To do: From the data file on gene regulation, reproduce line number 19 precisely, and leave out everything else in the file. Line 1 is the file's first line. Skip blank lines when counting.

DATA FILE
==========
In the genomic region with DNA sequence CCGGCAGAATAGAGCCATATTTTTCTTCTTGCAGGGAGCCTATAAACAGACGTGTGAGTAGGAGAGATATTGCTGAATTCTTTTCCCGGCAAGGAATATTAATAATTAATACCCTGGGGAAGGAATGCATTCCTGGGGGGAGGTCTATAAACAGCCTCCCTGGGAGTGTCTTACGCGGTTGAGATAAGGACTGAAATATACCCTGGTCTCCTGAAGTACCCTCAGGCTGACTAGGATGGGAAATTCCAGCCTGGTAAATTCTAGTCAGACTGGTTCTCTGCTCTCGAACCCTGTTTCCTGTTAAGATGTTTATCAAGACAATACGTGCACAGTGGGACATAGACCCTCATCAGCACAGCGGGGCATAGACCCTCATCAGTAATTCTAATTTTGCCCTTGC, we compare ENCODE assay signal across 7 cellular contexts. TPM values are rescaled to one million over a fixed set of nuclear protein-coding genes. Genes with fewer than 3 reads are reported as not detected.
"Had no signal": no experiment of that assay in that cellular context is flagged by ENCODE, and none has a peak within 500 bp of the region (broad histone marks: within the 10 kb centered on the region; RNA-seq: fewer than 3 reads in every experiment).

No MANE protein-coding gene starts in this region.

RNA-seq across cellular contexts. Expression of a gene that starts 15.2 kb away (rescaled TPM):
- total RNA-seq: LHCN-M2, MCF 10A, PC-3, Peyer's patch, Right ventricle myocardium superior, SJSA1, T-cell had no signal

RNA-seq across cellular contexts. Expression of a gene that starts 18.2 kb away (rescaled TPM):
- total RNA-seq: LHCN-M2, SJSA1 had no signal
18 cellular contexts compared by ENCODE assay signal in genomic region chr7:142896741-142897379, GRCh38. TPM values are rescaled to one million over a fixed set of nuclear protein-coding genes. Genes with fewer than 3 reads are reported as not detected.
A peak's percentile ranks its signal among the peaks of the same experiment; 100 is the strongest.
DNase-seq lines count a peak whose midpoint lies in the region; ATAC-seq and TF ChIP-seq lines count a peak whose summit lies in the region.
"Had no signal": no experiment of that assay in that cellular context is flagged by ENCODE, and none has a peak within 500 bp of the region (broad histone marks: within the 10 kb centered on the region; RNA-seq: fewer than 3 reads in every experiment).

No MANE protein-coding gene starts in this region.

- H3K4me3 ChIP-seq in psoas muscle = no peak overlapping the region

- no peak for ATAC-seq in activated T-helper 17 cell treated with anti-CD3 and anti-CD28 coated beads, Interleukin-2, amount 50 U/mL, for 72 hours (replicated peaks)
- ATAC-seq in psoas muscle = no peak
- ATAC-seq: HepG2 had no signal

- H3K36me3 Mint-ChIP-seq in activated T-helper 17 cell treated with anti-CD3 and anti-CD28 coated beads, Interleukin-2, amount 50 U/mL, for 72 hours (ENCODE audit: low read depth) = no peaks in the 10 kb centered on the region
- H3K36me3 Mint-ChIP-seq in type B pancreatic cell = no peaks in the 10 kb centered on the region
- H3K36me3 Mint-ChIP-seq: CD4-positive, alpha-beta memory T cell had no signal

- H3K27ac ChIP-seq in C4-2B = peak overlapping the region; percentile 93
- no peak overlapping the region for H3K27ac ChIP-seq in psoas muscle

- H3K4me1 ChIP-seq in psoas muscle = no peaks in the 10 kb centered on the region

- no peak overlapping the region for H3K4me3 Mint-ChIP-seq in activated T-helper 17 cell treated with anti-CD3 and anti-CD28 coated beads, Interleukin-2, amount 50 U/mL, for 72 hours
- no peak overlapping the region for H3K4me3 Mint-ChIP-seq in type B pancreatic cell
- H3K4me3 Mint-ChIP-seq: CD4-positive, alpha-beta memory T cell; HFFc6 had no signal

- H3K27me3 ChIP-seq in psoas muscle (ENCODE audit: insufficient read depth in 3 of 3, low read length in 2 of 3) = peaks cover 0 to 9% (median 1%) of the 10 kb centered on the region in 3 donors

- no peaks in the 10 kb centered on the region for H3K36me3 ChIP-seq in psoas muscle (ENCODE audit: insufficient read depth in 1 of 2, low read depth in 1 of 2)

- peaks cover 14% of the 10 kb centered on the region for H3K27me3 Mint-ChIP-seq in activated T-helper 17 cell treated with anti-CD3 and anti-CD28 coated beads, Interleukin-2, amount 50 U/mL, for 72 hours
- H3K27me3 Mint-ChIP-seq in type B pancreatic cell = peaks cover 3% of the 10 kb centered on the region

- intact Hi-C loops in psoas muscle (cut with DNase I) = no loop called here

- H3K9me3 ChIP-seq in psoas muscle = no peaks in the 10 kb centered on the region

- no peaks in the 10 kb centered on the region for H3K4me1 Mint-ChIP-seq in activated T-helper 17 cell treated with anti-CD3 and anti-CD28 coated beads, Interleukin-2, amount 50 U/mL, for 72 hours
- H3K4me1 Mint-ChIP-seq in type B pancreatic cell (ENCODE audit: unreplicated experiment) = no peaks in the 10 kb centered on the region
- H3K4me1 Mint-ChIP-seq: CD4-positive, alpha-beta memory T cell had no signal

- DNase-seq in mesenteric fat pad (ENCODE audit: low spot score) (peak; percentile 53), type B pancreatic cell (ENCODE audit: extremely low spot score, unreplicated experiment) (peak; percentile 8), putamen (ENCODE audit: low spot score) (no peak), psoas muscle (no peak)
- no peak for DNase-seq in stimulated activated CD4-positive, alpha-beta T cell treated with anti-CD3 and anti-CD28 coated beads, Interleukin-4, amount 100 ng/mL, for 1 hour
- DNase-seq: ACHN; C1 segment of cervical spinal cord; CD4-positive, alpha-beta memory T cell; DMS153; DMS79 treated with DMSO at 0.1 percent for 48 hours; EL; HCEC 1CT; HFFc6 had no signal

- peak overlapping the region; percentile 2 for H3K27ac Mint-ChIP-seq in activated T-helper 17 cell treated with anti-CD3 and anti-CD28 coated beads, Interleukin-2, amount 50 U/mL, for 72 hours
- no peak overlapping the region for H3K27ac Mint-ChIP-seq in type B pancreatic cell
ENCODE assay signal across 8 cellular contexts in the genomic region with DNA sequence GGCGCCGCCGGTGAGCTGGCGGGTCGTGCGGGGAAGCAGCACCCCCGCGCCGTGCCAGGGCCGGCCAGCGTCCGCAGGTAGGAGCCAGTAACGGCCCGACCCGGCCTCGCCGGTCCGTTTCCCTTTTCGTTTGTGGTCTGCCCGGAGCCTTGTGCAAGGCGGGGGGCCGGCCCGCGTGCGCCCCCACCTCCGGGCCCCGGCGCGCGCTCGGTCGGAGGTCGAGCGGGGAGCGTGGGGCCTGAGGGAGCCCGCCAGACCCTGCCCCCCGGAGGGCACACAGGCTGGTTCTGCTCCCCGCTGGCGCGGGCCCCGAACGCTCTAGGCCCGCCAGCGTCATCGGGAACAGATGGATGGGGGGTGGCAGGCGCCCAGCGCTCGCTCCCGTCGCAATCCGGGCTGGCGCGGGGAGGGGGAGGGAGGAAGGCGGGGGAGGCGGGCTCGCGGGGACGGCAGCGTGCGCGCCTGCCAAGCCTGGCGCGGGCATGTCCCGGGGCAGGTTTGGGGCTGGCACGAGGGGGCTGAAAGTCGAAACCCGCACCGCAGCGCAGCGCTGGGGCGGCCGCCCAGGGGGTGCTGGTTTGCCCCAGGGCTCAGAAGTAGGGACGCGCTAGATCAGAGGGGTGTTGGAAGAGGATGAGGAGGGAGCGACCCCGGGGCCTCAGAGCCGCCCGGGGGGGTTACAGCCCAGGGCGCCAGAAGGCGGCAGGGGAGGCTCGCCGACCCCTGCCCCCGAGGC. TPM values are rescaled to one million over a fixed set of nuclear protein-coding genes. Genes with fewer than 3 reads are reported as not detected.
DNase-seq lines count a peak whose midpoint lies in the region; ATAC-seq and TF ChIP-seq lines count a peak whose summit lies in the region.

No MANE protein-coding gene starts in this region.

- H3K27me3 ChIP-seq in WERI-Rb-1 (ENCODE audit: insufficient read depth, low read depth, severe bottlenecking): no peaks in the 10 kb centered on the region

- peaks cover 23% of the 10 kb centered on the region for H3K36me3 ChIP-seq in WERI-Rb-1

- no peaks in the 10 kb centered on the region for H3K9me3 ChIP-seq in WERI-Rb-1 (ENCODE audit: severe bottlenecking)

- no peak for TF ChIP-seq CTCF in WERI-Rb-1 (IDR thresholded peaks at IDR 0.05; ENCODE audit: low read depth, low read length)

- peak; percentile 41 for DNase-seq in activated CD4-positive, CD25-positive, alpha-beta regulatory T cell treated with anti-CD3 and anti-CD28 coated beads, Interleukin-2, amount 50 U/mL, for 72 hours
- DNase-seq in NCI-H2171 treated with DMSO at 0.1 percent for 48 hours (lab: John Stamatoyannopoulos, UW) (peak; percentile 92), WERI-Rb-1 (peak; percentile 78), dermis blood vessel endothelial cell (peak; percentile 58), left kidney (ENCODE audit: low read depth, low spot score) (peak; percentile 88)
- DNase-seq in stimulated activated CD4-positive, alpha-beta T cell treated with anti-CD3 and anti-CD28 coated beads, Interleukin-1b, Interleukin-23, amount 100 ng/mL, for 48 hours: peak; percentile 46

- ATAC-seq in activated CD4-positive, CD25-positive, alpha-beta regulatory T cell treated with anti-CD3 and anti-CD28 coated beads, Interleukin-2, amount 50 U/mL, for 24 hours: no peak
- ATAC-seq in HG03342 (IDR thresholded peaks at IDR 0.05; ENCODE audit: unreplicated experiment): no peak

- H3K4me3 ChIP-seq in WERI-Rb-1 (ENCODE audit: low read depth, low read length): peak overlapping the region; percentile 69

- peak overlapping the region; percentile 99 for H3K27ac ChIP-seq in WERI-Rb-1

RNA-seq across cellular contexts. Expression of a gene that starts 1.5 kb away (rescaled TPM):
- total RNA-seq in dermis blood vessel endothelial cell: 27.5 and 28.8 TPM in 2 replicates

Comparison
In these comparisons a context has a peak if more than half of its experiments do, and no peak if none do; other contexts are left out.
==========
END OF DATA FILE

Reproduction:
- H3K36me3 Mint-ChIP-seq: CD4-positive, alpha-beta memory T cell had no signal